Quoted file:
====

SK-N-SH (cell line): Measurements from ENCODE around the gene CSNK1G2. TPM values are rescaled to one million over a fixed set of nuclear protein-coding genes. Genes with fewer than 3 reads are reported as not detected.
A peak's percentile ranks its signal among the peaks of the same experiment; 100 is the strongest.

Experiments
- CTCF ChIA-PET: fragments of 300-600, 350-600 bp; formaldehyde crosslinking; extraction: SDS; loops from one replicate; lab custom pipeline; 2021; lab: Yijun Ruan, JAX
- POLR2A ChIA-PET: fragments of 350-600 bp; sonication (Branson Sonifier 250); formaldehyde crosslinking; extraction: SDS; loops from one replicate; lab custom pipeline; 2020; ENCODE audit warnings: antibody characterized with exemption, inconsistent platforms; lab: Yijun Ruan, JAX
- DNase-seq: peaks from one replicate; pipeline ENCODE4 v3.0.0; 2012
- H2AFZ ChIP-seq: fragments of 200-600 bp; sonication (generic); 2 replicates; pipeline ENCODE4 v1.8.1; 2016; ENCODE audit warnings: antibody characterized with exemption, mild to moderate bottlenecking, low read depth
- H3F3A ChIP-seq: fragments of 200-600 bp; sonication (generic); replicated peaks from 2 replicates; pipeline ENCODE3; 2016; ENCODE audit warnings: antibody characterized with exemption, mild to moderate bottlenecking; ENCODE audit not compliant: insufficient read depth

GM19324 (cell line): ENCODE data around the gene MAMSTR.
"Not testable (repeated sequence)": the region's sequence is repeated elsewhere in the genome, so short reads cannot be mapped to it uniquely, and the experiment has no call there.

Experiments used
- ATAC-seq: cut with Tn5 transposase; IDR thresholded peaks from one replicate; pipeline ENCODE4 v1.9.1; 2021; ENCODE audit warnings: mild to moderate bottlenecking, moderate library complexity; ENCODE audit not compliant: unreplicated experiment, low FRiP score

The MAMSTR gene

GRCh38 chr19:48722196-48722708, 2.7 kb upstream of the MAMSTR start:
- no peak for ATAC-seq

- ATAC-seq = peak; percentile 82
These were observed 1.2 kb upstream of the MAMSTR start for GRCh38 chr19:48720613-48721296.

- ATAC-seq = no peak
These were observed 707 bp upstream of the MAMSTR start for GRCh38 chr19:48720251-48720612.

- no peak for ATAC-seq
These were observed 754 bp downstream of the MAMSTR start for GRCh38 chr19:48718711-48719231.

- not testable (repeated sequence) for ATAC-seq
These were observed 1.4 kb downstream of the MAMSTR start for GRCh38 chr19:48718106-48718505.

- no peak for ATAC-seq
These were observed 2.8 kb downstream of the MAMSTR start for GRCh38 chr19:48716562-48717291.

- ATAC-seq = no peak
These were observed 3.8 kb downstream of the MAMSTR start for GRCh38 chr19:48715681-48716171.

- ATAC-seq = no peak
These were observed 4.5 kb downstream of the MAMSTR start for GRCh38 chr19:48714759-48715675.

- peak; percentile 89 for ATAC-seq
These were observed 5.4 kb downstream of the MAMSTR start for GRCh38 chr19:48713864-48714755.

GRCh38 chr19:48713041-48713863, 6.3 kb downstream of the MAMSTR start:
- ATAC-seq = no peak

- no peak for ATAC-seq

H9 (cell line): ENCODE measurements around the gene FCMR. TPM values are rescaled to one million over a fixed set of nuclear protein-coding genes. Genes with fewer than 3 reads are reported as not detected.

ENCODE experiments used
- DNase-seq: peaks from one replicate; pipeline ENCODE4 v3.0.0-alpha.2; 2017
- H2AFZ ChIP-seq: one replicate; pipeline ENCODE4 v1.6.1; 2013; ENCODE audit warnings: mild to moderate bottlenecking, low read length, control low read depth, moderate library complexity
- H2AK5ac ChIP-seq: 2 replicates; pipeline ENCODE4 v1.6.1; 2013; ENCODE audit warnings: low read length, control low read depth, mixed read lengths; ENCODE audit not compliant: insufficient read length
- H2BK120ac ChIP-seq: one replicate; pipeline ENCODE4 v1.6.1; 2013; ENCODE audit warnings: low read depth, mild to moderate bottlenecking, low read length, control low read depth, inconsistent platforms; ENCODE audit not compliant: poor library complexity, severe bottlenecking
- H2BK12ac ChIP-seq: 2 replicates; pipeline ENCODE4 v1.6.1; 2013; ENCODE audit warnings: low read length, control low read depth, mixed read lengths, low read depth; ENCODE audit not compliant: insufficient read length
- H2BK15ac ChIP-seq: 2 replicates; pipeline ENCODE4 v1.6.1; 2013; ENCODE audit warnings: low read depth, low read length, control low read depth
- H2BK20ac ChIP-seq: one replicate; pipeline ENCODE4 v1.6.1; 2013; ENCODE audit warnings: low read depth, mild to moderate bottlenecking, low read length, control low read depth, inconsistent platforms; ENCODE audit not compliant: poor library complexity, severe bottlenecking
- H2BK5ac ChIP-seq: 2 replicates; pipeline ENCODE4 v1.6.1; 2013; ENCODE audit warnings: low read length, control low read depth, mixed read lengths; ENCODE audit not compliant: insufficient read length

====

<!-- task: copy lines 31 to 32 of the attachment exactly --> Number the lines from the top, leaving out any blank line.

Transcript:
These were observed 5.4 kb downstream of the MAMSTR start for GRCh38 chr19:48713864-48714755.

GRCh38 chr19:48713041-48713863, 6.3 kb downstream of the MAMSTR start: